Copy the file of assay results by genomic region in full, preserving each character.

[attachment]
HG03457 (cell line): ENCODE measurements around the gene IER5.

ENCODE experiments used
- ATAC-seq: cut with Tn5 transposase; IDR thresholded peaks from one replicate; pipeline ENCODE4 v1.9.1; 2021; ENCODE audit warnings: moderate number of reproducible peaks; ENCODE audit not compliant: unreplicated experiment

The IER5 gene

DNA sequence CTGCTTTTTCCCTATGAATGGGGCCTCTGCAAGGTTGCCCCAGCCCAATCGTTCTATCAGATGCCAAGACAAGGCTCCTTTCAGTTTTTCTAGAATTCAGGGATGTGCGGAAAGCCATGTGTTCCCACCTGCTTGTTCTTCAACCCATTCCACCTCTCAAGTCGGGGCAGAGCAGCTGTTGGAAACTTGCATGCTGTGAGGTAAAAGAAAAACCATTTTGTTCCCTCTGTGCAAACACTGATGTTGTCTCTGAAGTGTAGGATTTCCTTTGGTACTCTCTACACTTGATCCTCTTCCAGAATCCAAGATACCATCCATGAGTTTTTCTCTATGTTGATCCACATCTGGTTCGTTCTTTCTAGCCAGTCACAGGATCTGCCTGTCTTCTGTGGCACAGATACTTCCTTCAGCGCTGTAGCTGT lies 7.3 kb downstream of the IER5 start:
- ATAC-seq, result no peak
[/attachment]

HG03457 (cell line): ENCODE measurements around the gene IER5.

ENCODE experiments used
- ATAC-seq: cut with Tn5 transposase; IDR thresholded peaks from one replicate; pipeline ENCODE4 v1.9.1; 2021; ENCODE audit warnings: moderate number of reproducible peaks; ENCODE audit not compliant: unreplicated experiment

The IER5 gene

DNA sequence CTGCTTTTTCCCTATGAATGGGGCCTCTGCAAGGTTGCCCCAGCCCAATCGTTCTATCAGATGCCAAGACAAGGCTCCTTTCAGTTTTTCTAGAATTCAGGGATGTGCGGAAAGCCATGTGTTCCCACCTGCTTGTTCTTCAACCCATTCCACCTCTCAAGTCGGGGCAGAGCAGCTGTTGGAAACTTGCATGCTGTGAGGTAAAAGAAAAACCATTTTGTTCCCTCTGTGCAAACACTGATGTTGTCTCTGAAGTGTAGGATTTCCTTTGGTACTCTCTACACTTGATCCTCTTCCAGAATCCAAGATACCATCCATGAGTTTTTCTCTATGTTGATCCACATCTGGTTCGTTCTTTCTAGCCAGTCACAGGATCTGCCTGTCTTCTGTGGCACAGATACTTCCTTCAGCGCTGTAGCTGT lies 7.3 kb downstream of the IER5 start:
- ATAC-seq, result no peak